In awarding the Medal of Freedom to Whittaker Chambers, President Reagan has shown loyalty and pugnacity that become him well. His loyalty in this instance is to one of the profoundest passions of American conservatism. His pugnacity is toward the cultural forces that disdained Chambers and rallied 'round his adversary, Alger Hiss.

Subsequent scholarship has vindicated the jury that convicted Hiss of perjury. (Hiss should have been tried for committing espionage when he was a diplomat and Chambers was a Soviet agent, but the statute of limitations had run out.) Nevertheless, Hiss--how he must taste ashes today--has led a life of enigmatic fanaticism: he has stuck to his shredded story.

And the life of the Hiss cause is a study in intellectual corruption. Never has so much ingenuity been invested in a cause as futile and often cynical as the campaign to assert Hiss's innocence. The investment has been made by people who rushed to judgment on his behalf, embracing him as an emblem of the innocence of any "idealism" on the left and regarding his "persecution" as vindication of their anti-anti-communism.

Chambers' life illustrated the axiom that all rising is by a winding staircase. His tortured journey was from left to right, from the most sectarian politics, communism, to a nondenominational Christianity; from the shadows of conspiracy to the spotlight of public controversy. He was a man of urbanity whose final years were spent with his wife in rural solitude.

It is a terrible thing to be treated as an abstraction. Both Hiss and Chambers were so treated when they came to be considered--by a narcissistic minority of a generation--as symbols of an entire generation's divisions.

Hiss was Harvard Law, aide to Justice Holmes, member of a Boston law firm with the name of Choate in its title, successful diplomat. At the time of his fall, when he swore he had never known Chambers, he was head of the Carnegie Endowment for World Peace. Tall, thin, well-tailored and elegant in manner, he was, to those who imprudently sprang to his defense, a symbol of cosmopolitanism under siege from Yahoos.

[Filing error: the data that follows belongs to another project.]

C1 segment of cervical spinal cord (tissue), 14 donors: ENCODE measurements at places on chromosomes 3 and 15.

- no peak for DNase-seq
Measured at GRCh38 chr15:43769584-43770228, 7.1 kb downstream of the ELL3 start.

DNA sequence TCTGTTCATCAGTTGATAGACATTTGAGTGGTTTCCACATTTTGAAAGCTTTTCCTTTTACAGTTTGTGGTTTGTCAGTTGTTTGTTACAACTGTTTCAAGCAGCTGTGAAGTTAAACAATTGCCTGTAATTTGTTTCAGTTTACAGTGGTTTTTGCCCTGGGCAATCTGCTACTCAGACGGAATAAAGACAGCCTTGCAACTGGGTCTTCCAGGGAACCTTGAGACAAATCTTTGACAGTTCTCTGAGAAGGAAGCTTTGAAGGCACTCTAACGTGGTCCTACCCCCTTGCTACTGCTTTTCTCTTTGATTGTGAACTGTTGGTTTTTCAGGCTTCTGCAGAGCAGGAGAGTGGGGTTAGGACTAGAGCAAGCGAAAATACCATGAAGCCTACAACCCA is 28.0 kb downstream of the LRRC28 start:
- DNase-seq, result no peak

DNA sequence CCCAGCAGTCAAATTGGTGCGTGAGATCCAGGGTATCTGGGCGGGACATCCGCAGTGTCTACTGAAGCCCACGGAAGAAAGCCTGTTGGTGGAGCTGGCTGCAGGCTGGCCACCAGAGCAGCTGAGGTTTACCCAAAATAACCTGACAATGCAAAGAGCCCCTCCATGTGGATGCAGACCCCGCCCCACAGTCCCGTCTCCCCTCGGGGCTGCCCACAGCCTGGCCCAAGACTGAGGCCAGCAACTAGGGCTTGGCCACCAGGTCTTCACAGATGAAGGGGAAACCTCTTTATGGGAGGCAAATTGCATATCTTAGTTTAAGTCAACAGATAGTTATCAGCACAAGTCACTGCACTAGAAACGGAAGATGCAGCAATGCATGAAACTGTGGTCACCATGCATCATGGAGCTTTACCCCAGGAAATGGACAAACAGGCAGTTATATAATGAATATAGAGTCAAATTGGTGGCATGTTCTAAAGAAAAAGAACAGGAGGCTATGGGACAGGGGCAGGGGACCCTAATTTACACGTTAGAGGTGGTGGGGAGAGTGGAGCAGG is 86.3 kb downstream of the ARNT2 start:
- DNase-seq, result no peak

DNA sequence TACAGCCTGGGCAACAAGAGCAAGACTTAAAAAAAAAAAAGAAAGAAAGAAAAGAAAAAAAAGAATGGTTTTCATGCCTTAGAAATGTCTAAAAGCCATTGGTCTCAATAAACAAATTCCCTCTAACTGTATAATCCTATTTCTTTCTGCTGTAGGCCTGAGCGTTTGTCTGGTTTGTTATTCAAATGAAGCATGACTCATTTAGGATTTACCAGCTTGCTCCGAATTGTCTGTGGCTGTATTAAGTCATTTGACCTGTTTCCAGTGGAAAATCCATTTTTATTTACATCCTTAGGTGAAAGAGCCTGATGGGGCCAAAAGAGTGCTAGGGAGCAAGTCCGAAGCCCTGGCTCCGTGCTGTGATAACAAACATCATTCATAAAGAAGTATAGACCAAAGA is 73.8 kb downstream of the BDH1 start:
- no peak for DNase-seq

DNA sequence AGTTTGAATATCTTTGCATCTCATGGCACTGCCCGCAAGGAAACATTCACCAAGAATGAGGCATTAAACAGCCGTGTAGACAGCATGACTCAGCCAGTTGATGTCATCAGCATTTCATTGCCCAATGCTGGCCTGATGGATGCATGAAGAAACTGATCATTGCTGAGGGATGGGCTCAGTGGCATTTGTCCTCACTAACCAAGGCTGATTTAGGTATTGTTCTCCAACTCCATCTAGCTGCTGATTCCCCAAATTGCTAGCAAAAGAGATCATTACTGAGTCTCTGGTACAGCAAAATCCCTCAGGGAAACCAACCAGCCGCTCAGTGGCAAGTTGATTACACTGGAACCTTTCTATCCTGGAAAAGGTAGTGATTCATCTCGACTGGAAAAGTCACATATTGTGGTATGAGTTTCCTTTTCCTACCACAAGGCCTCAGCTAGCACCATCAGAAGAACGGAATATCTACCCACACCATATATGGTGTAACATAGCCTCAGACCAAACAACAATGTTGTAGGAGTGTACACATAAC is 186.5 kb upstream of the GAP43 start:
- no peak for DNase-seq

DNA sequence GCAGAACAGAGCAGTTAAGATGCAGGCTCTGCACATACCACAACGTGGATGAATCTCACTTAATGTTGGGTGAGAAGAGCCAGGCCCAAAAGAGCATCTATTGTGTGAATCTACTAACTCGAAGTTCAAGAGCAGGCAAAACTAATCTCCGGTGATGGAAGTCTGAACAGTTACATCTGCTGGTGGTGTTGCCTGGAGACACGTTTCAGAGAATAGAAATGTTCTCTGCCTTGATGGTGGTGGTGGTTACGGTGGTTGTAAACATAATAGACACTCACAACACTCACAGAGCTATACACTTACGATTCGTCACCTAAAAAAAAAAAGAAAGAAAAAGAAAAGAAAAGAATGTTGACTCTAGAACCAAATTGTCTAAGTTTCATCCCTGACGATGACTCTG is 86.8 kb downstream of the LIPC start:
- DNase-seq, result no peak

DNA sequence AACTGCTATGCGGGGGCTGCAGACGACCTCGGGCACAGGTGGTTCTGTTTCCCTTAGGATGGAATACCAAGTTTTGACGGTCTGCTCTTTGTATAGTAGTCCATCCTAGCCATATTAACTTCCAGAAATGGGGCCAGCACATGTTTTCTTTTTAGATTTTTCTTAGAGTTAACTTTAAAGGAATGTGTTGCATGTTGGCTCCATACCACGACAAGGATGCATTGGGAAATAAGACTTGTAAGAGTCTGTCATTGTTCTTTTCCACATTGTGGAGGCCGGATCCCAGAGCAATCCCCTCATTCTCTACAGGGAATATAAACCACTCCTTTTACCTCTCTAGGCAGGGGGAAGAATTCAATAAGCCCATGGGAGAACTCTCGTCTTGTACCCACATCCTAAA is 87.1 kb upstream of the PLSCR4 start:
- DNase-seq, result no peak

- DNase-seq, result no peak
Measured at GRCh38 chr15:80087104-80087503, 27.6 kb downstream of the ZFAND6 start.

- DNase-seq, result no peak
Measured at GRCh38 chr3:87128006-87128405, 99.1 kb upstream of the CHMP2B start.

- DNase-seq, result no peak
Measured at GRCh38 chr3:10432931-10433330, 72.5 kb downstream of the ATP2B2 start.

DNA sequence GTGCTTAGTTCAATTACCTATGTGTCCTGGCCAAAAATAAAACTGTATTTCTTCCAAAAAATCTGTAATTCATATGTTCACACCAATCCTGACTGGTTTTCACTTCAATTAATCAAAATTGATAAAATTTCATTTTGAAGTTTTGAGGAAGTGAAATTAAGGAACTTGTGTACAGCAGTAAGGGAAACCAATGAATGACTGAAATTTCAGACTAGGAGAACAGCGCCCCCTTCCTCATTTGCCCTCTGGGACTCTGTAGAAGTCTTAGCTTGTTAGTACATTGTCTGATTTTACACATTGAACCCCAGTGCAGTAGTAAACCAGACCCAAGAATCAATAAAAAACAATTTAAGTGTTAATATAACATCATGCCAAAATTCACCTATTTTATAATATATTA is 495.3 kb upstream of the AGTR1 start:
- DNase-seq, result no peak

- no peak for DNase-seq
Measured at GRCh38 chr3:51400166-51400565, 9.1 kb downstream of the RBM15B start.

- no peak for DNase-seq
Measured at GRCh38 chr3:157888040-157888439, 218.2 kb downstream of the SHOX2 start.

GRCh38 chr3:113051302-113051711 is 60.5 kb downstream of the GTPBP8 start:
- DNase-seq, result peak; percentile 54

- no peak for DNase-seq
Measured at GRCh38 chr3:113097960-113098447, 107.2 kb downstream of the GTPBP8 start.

Portly and rumpled, with a disreputable past and too much intensity for a drawing room, Chambers' inelegance was complete. But he had two advantages: the truth, and Hiss's ruinous arrogance in a bluff that Chambers called. Chambers' victory was, however, costly. It has been said that an intellectual hatred is the most vicious. Torrents of it were directed against Chambers because discrediting him was considered useful to a political agenda--establishing America's paranoia and Russia's innocence.

As a young man, Chambers worshiped a god that failed, the myth of collective salvation through political action. His lasting legacy, indeed his triumph, was that most solitary of things, an act of sustained introspection. His extraordinary memoir "Witness" is, although the product of a quite different temperament, comparable in depth and power to the memoir of another American alienated from his times, "The Education of Henry Adams."

Chambers' magnificent prose is at times too charged with passion for contemporary sensibilities. Adams is less unsettling. His pain was a product of an incurable sense of emotional disconnection from his times. Chambers' prose of pain, almost rising to poetry, derived from the 20th-century disease of misplaced engagement.

"Witness" was published in 1952, when another American was beginning a political journey less dramatic but, in its outcome, momentous. Ronald Reagan read "Witness" and, 30 years later, could quote the passage describing an epiphany: Chambers contemplating the delicate convolutions of his daughter's ear and saying: No, this thing is not the result of a chance aggregation of atoms; it requires design, and that means God.

Chambers writes about another person's awakening from dogmatic slumbers. A German diplomat in Moscow had been well-disposed toward the communists, until one night. In what Chambers called five annihilating words, the diplomat's daughter said: "One night he heard screams." The great political literature of our time, from Orwell and Koestler and Chambers through Solzhenitsyn and beyond, makes us hear the screams.

Chambers' book is an unrivaled account of the costs of the totalitarian temptation. When he died, Arthur Koestler said, "The witness is gone, the testimony will stand."

Today the West is unevenly divided between those of us who are and most persons who are not preoccupied, even obsessed, by the fact that the stakes of politics were forever transformed by the eruption in our century of the radical evil of totalitarianism, and by the necessity to make anti-totalitarianism the touchstone of all politics. To us, Chambers, a graceless man touched in the end by the blinding grace of painful truthfulness, led a life worth honoring.